How Nordic folk instruments spiced up Loki’s approach

Amid all his witty fuss and narcissistic machinations, Marvel’s Loki, played by Tom Hiddleston, helped his self-titled Disney+ series become Marvel Studios’ most-watched freshman TV lineup. British composer Natalie Holt created the musical universe of “Loki”, vibrating it into a world of Nordic folk instruments (Hardanger fiddle and nyckelharpa), mid-century Moog synthesizer, a 32-person Hungarian choir and the theremin otherworldly giving the God of Mischief the perfect sound to wrap up his time adventure. A violinist, Holt recently finished composing Disney+’s ‘Obi-Wan Kenobi’ and is working on Season 2 of ‘Loki’, which is currently filming in London.

Which theme did you create first, Loki’s or Time Variance Authority’s? Which one did you present in your meeting to get the job?

It was Loki’s. They interviewed a lot of composers. I had seen some of the Thor movies and knew Loki, the character, as he was portrayed, so I had access to what the performance was going to be like, which doesn’t always happen. I thought it should have blossomed and been dramatic, and I had discussed the tonal palette with the director [Kate Herron] at the meeting and about using the theremin, which she already loved. I found this Loki theme right away, and everyone said it was really related to them. For me, it was Loki.

You’re just the second female composer in Marvel’s plethora of films. Do you know what took them so long to keep up?

I guess it’s all about choosing the right person for the job and it took them a while to blossom. I’m just glad they did. (Laughs)

Apart from the director, who else have been your main collaborators?

I think the music department – ​​editorial – is very collaborative, and all departments really are. Marvel has a weekly catch-up system where everyone reviews what you’re up to each week, and that’s really helpful because it keeps you up to date with everyone. I showcased my developments and changes every week, and it keeps things encapsulated and moving forward with everyone on board. I thought they had some really smart systems in place.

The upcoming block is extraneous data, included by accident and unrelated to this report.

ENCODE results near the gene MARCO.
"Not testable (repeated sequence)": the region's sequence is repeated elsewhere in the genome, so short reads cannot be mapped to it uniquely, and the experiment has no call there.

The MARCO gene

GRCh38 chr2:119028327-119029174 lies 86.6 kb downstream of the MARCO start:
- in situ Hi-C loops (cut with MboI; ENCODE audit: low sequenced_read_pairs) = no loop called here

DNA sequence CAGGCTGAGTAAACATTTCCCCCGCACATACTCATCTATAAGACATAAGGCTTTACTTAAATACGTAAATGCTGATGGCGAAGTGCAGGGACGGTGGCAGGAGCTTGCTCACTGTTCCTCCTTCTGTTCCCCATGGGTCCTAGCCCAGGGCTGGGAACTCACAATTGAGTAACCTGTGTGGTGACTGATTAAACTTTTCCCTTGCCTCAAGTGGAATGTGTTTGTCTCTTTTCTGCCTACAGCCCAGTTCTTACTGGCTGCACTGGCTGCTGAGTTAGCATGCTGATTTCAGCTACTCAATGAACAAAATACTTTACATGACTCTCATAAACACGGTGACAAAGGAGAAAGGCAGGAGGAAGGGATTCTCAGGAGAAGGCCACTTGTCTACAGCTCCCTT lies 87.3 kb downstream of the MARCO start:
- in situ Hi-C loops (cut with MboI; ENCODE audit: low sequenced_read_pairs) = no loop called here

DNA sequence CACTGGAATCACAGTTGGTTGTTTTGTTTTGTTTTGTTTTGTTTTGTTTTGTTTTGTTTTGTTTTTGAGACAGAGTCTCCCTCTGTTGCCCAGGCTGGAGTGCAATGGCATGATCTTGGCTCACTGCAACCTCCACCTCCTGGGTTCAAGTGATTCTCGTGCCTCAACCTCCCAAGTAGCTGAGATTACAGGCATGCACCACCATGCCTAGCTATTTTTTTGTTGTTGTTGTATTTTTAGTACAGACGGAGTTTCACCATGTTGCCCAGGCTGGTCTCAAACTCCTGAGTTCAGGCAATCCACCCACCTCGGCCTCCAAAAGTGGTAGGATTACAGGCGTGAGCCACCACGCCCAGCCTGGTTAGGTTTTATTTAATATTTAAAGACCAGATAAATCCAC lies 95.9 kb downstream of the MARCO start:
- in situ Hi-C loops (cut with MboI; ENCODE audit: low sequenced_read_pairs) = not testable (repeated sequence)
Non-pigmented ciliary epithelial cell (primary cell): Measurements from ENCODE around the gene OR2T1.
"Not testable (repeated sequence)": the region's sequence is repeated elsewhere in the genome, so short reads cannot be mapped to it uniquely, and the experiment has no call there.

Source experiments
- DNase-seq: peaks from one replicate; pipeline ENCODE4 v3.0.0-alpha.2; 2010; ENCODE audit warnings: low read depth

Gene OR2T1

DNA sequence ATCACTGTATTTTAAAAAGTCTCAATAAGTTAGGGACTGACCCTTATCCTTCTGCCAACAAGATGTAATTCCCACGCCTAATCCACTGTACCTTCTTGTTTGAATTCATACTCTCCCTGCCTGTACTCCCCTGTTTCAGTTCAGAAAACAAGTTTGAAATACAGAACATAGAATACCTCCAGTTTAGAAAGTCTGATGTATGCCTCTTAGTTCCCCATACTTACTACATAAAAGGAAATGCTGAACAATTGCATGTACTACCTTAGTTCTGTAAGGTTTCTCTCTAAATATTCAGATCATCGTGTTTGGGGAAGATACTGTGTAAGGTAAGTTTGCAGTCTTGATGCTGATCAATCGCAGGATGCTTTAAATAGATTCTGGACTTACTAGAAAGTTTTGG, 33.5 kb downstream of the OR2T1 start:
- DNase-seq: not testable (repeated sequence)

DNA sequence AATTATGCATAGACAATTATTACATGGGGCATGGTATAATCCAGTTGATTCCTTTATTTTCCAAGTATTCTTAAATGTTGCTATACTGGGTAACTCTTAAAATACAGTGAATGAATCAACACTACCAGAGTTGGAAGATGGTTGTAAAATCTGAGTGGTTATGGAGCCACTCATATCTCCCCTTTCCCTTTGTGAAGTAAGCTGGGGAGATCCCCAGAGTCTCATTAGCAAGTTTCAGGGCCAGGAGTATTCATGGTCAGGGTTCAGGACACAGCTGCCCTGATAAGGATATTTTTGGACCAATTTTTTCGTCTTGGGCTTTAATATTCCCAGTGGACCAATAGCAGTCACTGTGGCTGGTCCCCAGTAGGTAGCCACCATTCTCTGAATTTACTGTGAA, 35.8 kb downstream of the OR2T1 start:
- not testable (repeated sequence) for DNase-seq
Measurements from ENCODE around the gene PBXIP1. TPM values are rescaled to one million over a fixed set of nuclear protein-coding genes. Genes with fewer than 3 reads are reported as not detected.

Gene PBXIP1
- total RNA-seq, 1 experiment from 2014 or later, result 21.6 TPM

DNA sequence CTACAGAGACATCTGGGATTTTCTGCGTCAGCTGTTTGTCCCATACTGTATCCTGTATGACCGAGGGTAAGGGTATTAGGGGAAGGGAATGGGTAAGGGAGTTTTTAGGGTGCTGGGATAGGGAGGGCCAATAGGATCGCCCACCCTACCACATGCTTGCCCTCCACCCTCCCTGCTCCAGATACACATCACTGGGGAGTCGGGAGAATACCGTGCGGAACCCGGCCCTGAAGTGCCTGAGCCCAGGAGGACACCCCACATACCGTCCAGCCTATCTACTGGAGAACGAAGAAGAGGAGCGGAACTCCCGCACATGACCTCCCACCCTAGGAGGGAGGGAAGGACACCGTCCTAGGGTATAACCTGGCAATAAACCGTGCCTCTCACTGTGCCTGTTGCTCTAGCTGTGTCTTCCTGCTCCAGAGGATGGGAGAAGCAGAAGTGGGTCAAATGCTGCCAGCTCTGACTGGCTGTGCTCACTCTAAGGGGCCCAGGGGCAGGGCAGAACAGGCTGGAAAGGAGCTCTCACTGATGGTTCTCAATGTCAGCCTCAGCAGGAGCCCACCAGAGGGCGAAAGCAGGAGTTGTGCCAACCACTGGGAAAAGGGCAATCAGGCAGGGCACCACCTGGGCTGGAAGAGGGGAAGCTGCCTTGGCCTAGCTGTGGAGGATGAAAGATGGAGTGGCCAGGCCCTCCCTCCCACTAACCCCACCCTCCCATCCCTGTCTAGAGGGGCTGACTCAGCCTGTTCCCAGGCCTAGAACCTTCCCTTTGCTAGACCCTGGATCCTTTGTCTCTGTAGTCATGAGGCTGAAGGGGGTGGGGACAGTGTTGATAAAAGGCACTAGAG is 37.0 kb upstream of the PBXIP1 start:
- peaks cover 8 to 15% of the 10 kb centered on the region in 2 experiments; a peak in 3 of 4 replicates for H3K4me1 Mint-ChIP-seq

You composed the Loki themes during the COVID lockdown, yes? Were you able to go on set?

I think they did a few weeks of filming and then COVID hit. Because of that, I had a bit of initial footage to play with. At that point, Kate said, “I think we should hire a composer,” and so we had all this extra time to play and develop the music. By the time everyone returned to tour again post-lockdown, Tom Hiddleston was apparently coming out on set to Loki themes – they had all the music.

Speaking of Tom, I learned from an interview he did with composer and fellow Emmy nominee Nicholas Britell that he’s been obsessed with film soundtracks and scores since he was young. Did he tell you about the score of “Loki”?

He did. He asked for my number and he called, and he was very complimentary and just said he loved it and was very happy with how it turned out, which is a very nice answer from someone you know is a soundtrack connoisseur. He’s also the one who knows the most about Loki, himself, so that was adorable.

Were you more intimidated or excited when you got this job?

I think Kate Herron just called me – it’s weird, because I’ve worked on a lot of projects where you have a working relationship and then it ends. But Kate Herron has become a very close friend. It’s really charming. It feels like one of those special jobs that you feel lucky to have worked on all around.

Have you been intimidated by Marvel fans? They are known to be somewhat opinionated.

When I’m working on a project, I don’t see who else is going to see it or hear it. I’ve just finished [“Obi-Wan Kenobi”] and I had to do it for me and the director and not put extra pressure on the fans, because then I would never write anything interesting. I would just try to figure out what the fans like.

Were you surprised at how strong and positive all the comments were?

Yes, I really was. I wanted it to be really catchy and distinctive, and I knew it wasn’t really like a normal Marvel score. I keep saying it, but it’s true: I feel so lucky to have worked on this show and to have this platform to show what I can do.

Do you remember when you first saw the whole series with everything together and done?

Unfortunately we didn’t all get together to do a preview but I watched it all with my daughter at home and then the last episode Kate Herron was back in London and she invited a few of between us, me, an editor and Charlie Draper, the theremin player; we went to her house and watched the latest episode together. With a “Loki” themed cocktail. Charlie created these drinks for the party.

I read this episode 6, “For All Time. Forever.”, was your favorite to score. Why?

I had such a shortcut with all themes at that time; sometimes it takes you a while to find your feet with a project. Episode 6 happened very quickly and felt like it was written in a weird way. I felt so sad that I had to stop. So I’m just happy to be able to work on season 2.

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